What a trip this has been! And what a trip it still is!
Yes, 2020 is officially over! John Oliver blew it up actually. But that’s the thing with time. It’s just a concept that helps us get together and even the most significant endings don’t change the fact that within our 3 dimensional perception it’ll just continue seamlessly. A virus doesn’t care that it’s not 2020 anymore and given the current situation in the UK, to which I’ll return tomorrow, I gotta say I wish this movie-like year would have crescendoed in a big Hollywood ending come New Years Eve.
Yet, here we are. The world is still on fire. The Vaccine Brigade is on its way. But how this will all play out is uncertain. It looks like it’s going to get worse still before it gets better. And as I am taking some time, as every year, to sit and reflect on the year past and dream about the year ahead, I am certainly experiencing a lot of mixed emotions.
Everyone who knows me knows I’m quite the optimist. I believe in the good in people and I’ve seen more than my fair share of it, especially when shit hit the fan back in March. And it happens all the time: when the going gets tough, when the situation calls for it, many people step up and rise to the challenge. To help, to contribute, to do something meaningful for others – it’s in our nature.
But I’m also an existentialist and I like to have my eyes open to the uncomfortable truths of existence. And certainly there’s another side of human nature that emerges in times of crisis: One that preserves survival, focuses inwards, profits off opportunity and gets pretty creative when its hungry, threatened or otherwise battling for survival.
A truth is that the economic crisis has only just begun and we’ll be facing tough times in 2021 and beyond. This pandemic will have far-reaching consequences and we’ve only just begun to see its impact. But a truth is also that human beings are masters at surviving and that we do grow and learn from adversity if – and that’s perhaps the most important IF, the IF that I’d like to shout from the rooftops – IF we integrate what’s happened, is happening and will still happen. If we get to talk about it, feel the feelings, make sense of our experience, process it, transcend it, weave it into the narrative of our lives in a positive way.
And by positive I don’t mean the Hollywood ending or a motivational speech. I mean in a way that allows us to find meaning in our suffering the suffering of our communities and workplaces and the collective suffering of the world. Not to desire to go back to how things were but to try and embrace this year as an opportunity to learn and grow, regardless of the gravity of the loss.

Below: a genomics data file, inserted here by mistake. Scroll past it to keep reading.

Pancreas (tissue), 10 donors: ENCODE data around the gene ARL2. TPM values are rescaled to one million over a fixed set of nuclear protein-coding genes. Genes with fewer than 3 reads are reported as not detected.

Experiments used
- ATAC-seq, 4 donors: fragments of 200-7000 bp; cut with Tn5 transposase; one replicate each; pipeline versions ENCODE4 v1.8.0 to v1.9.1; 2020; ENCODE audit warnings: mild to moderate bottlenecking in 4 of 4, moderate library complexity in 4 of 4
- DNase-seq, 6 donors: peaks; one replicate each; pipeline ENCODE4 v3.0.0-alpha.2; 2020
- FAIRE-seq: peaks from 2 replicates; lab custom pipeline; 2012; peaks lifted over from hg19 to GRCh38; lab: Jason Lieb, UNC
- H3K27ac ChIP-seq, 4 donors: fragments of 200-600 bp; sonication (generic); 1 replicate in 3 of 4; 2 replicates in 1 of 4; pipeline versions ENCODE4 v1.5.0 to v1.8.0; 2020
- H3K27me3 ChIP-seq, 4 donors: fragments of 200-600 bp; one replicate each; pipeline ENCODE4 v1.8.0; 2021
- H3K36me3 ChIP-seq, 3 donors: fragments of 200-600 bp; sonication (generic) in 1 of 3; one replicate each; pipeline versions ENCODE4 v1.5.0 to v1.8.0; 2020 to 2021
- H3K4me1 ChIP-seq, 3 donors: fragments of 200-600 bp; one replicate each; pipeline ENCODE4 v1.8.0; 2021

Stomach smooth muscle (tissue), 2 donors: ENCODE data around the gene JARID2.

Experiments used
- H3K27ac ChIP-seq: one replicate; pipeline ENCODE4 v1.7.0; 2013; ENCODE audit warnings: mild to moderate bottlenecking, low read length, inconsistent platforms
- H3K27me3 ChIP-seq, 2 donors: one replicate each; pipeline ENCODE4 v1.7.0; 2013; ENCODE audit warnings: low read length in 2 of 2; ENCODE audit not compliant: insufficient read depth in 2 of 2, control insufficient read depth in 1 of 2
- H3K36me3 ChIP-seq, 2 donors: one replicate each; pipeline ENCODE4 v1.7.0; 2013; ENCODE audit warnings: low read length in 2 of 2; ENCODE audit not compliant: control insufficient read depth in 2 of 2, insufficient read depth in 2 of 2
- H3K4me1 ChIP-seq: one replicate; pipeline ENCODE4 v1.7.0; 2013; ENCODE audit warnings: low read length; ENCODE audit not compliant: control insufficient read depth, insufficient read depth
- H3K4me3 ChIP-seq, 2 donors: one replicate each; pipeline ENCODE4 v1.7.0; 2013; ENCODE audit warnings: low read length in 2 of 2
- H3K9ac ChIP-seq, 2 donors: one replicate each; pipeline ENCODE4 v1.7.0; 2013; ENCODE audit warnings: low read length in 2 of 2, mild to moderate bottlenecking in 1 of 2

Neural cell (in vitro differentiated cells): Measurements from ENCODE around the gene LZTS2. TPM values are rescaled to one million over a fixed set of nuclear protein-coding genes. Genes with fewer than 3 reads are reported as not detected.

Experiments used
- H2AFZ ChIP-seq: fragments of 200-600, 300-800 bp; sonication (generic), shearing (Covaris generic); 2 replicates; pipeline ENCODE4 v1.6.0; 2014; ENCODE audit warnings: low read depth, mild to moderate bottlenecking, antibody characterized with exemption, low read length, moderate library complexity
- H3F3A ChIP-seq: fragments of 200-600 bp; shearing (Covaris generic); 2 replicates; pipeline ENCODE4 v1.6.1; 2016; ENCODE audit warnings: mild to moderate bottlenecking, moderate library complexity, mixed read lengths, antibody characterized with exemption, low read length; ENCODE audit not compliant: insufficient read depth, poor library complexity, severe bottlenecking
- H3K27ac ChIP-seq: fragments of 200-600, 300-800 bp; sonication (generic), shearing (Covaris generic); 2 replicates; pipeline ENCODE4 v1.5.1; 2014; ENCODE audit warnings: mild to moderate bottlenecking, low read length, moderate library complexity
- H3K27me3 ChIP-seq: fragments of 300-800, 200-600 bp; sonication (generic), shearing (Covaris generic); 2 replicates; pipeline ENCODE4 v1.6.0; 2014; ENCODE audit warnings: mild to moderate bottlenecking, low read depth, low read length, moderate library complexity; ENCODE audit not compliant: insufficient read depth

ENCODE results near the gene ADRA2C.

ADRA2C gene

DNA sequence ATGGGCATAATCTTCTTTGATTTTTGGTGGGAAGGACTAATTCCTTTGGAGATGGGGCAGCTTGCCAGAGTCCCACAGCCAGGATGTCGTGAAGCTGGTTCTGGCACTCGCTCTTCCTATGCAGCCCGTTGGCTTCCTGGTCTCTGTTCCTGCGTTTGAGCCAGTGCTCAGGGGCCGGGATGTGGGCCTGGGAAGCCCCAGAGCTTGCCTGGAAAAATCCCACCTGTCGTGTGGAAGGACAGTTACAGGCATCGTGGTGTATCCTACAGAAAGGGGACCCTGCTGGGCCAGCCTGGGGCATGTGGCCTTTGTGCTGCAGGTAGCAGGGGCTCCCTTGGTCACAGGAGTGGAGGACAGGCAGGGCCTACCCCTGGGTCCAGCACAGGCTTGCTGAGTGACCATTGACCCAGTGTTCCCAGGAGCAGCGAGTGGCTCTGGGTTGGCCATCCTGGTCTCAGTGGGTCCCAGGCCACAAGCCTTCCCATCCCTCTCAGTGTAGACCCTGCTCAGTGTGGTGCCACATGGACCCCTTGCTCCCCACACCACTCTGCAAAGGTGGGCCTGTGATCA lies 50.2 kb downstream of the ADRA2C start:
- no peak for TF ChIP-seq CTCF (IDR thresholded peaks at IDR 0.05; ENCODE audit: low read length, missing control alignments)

Life will continue. The world’s still spinning. Climate change hasn’t yet made this planet uninhabitable for us and AI isn’t yet out of control. We sure live in unprecedented times, but I can certainly appreciate how incredible it is to be alive in this day and age. What we’ve seen, witnessed and experienced just in these past 12 months probably took someone just a few hundred years back a lifetime of travelling. We’re so connected that we’ve literally got eyes on what’s happening anywhere in the world. Given modern technology so many of us got to share what’s on their mind. What a time to be alive! For better or for worse.
Now there’s a lot that happened for me personally as I sit and reflect. I’ve been lucky, I feel truly blessed, and I’m immensely grateful that my family has largely been spared of death and major adversity. I’ve worked harder than ever before in my life and I find more meaning in what I’ve accomplished this year than in most other years combined.
Allowing myself to tune into this feeling at least once a day makes a big difference. And I wish to you that you are able to do this as well: to take time to feel grateful for whatever you can find, and to create meaning in whatever suffering you’re experiencing, regardless of whether that’s physical, economical, relational, psychological or philosophical. The existential givens – death, meaninglessness, isolation and freedom – come in many forms. And what I wish for is that you will have, find or create a space to integrate what you’ve experienced this year. And perhaps you can be that space for someone else. It helps to have some psychological training, but as long as you’re committed to listen, to be with someone as they allow themselves to speak their mind and try to make sense of what happened and how to move forward, not to claim to have the answers but to hold space as that someone is trying to find them, that’s enough! That sits at the core of a helping relationship. And anybody can be that for someone else.
Now it wasn’t my intention as I started writing this, but I guess that’s why I’ve been finding so much meaning in and working so hard on our new coach training programme. It gives anybody who’s willing to acquire these skills (listening, holding space, tuning in, meeting others in a non-judgemental way and helping others to move forward by being present and through conversation) the chance to learn from the best coaches out there and at a price point that makes it accessible to as many people as no other programme in the world. Producing more coaches was meaningful in 2019, but now more than ever, as far as I am concerned. If you are or know someone who would like to be a (better) coach, do check it out or pass on the good word.
So this time around I decided to leave it at that and spare you the individual Nuggets. It’s been a heavy year and a heavy Nugget, and anything I’d add now feels like a strange add-on to me. So I’m left wishing you well, from the bottom of my heart, and that you’re in a position to find or offer the kind of integrational place I talked about.
And as always, if any of this resonates, make it swing! I’d love to hear from you.
Here’s to a positive-existential 2021! Be well.